Here, we use the barn swallow (Hirundo rustica L.) as an example organism to analyze how variation in the encounter technique and sample size affects the inferential power of Cormack-Jolly-Seber (CJS) model selection. Specifically, we first test whether the re-encounter technique (that is, color marks and radio-tags of different radiated power) affects the re-encounter rates during the early life-history stages of the study organism, particularly during the post-fledging period and after family break-up. Second, we evaluate the effects of sample size on estimates of survival, which is the target variable of biological importance. In the barn swallow, assessing short-term variation in apparent survival during the post-fledging period is particularly important. Our general approach to the problem is by subsampling the large sample (n = 560) of tracked birds. Given the availability of a large sample of real fates, we preferred a re-sampling approach over the simulation of data. General statistical theory predicts that the uncertainty of estimates decreases with sample size (that is, precision increases). To evaluate the shape of this relationship quantitatively is an important issue for planning data collection and field logistics in order to test between-group and temporal variation in apparent survival.
Our analysis emphasizes that both the re-encounter technique and sample size have a pervasive influence on the inferential power of CJS model selection, and thus, on drawing conclusions on demographic processes. It also contributes to resolve important trade-offs in study design; as most field studies face severe financial and logistic restrictions, the results provide means to plan studies to yield the desired results without imposing excessive costs.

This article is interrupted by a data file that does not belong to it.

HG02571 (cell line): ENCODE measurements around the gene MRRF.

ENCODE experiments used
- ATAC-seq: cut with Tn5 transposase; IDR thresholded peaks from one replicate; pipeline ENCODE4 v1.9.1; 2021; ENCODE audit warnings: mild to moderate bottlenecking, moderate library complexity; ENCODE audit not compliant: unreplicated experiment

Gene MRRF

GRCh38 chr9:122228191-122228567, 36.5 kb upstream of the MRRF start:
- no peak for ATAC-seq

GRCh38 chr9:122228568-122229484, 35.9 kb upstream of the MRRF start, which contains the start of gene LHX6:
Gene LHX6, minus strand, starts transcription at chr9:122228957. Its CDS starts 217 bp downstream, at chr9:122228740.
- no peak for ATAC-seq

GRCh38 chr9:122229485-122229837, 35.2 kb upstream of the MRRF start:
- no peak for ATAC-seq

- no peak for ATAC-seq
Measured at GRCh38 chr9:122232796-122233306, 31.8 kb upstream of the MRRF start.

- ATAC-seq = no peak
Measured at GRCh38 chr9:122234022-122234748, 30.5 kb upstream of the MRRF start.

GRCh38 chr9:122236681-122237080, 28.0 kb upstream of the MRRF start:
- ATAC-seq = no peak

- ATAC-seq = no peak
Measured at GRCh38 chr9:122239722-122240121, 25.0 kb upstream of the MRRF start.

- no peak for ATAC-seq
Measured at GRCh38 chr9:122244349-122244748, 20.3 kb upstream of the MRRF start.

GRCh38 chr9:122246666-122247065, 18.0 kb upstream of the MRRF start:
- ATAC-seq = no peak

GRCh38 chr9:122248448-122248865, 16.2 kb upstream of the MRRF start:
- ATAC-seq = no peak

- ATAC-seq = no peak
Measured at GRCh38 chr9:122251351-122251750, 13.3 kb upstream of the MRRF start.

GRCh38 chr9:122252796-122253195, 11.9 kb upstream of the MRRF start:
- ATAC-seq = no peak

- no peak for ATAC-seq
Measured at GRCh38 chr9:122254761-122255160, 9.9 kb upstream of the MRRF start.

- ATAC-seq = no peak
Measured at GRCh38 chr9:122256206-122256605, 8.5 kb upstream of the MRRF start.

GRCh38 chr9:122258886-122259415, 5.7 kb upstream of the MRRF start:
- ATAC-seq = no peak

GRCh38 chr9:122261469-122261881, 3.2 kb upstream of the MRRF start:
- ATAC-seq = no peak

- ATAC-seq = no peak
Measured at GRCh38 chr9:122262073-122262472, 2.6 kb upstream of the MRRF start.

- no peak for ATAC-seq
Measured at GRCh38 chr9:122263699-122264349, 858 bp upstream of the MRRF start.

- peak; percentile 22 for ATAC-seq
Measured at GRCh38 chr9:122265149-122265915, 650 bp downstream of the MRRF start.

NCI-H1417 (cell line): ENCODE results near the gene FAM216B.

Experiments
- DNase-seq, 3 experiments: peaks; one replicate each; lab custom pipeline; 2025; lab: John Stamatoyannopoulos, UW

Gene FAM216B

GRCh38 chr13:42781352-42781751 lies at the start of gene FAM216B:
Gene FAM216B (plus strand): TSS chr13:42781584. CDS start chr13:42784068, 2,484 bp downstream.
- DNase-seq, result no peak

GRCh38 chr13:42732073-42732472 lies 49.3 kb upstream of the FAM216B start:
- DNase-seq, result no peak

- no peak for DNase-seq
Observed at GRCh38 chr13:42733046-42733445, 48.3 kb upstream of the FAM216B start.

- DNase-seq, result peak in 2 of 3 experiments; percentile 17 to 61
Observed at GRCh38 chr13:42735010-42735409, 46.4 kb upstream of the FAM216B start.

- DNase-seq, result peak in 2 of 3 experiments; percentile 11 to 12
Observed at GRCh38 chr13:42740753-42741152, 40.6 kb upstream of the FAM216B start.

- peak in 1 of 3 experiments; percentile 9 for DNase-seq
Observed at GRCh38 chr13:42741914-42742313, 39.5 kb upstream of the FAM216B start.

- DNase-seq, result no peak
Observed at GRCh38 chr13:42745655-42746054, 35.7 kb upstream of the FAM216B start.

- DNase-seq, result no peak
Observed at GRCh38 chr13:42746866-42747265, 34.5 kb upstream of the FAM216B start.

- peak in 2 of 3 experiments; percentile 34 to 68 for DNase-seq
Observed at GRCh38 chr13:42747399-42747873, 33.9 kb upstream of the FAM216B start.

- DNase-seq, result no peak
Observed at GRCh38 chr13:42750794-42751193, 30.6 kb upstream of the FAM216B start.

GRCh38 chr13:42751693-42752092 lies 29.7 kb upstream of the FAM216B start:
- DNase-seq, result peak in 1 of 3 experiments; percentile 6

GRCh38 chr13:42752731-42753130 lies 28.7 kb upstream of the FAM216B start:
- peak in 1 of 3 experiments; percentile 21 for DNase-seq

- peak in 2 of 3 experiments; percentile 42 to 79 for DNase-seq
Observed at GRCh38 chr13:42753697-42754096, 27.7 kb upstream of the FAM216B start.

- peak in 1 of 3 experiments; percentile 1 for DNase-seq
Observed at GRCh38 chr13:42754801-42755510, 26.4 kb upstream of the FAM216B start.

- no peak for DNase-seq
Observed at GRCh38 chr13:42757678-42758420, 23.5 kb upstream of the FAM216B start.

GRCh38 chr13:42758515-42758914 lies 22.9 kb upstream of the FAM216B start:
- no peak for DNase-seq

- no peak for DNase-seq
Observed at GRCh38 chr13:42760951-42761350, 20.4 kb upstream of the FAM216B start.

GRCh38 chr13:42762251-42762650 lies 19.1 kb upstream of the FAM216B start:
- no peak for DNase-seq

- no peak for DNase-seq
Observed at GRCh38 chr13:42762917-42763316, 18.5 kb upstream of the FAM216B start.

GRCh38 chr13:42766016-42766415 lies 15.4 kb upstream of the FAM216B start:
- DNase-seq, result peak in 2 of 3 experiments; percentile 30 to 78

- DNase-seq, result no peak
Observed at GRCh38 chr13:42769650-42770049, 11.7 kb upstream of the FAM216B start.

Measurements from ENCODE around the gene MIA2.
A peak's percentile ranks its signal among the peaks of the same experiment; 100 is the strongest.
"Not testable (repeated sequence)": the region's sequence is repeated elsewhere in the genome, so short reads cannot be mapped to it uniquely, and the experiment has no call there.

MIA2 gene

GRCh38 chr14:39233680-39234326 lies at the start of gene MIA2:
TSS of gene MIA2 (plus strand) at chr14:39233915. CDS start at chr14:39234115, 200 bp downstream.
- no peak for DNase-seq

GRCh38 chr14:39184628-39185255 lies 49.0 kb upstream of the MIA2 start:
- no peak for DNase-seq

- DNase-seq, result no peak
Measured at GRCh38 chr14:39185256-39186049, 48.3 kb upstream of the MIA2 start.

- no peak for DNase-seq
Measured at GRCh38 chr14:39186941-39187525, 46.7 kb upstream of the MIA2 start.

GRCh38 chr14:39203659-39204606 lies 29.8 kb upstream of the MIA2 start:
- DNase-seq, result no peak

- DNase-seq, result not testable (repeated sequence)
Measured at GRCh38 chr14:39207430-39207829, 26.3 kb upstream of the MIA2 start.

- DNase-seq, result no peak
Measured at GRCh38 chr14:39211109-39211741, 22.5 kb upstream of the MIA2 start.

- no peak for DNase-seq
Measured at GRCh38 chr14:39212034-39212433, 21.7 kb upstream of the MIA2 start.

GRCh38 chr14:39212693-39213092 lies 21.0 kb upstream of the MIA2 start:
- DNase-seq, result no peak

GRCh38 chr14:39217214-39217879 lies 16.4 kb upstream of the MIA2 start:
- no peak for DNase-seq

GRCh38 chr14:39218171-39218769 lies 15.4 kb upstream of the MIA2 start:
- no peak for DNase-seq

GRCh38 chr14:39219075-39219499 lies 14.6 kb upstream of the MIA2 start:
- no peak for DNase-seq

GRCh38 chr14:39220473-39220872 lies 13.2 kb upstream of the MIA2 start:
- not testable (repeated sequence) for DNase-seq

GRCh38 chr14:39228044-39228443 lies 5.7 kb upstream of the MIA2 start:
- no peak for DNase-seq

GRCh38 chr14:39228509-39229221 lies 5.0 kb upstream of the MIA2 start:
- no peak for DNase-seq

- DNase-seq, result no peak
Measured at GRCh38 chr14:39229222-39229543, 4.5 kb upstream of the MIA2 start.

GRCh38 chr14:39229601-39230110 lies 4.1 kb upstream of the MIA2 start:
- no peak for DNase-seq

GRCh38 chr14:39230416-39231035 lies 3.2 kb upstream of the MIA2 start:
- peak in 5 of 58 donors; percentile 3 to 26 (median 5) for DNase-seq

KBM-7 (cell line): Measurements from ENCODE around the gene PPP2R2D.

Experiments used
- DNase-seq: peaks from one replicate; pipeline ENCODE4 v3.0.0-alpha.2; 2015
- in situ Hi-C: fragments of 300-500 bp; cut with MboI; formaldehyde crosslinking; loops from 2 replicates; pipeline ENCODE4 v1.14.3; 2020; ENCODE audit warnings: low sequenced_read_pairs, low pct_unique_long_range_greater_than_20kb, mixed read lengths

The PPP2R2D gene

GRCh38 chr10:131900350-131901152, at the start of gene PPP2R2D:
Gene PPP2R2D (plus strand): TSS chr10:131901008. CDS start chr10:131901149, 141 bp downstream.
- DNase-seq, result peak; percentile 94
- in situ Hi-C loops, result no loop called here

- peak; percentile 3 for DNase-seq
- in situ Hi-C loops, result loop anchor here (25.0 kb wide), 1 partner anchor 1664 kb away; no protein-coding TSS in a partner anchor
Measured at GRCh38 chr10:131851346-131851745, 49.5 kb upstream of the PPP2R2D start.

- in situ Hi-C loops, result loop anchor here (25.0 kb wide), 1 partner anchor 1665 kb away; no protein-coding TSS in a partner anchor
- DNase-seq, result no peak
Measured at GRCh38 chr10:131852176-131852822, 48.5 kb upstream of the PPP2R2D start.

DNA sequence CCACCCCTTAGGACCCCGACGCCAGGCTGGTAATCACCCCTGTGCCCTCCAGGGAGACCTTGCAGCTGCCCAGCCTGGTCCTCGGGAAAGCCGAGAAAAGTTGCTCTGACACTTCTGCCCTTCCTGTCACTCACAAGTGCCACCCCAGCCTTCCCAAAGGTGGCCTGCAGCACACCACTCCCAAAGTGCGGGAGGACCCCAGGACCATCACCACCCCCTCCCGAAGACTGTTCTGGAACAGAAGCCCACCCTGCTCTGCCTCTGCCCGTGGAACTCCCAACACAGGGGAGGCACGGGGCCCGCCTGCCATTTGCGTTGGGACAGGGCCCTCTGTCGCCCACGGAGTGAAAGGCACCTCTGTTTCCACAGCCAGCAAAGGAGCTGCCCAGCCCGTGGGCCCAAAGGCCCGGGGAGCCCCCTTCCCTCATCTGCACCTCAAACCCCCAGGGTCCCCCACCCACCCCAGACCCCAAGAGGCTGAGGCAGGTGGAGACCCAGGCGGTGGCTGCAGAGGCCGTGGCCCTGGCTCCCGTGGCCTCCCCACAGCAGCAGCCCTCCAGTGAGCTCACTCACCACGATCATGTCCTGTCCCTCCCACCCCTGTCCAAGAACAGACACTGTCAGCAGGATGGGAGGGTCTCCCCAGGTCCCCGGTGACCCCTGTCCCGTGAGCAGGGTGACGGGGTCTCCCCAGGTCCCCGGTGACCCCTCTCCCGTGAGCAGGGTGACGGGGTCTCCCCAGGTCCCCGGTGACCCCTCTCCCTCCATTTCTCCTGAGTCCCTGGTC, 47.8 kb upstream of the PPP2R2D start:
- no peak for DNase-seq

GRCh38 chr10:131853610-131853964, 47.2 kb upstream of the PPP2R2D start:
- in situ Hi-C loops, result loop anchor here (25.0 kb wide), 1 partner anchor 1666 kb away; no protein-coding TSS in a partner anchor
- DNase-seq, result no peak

Transmitter effects on re-encounter rates
Sample size effects on survival estimates
The variation in results obtained from small sub-samples was large (Figure 2a). On average, small sub-samples dramatically underestimated the proportion of birds surviving to the end of the observation period. With sub-samples of less than 50 individuals, the proportion of juveniles surviving to post-fledging Day 40 was estimated at 0.086 ± 0.043, whereas large sub-samples (>250) indicated a total survival of 0.285 ± 0.012 (Figure 2b, F21,184 = 4.8, P <0.0001). We conclude from this that the estimates for each re-encounter interval as obtained from small subsamples were slightly biased to the negative.
Comparing the favored models for the 10 entirely different sub-samples of 50 individuals each (that is, subsamples drawn without replacement) further emphasized that variation in the encounter histories within small sub-samples strongly affected the outcome of model selection. Out of the eight 'simple’ models (that is, those implemented in the software MARK without group ·encounter interactions, see methods section) five were favored at least once. The respective corrected AIC with quasi-likelihood adjustment (QAICc) weights ranged from 0.549 to 0.921, and in 8 of the 10 cases the difference in QAICc (ΔQAICc) to rank 2 exceeded 2.0. With regard to apparent survival, the conclusions drawn upon one particular sub-sample would therefore differ considerably: 1) the results from five sub-sets would suggest that apparent survival was constant over groups and re-encounters (Φ(.)), 2) three sub-samples would indicate that apparent survival differs among transmitter types but not among re-encounters (Φ(g)), and 3) two sub-samples would suggest that apparent survival differs among encounters but not in relation to transmitter type (Φ(t)). We conclude from this that model selection on the basis of a sample of 50 individuals was highly sensitive to the particular composition of encounter histories, and thus insufficient to represent the statistical population.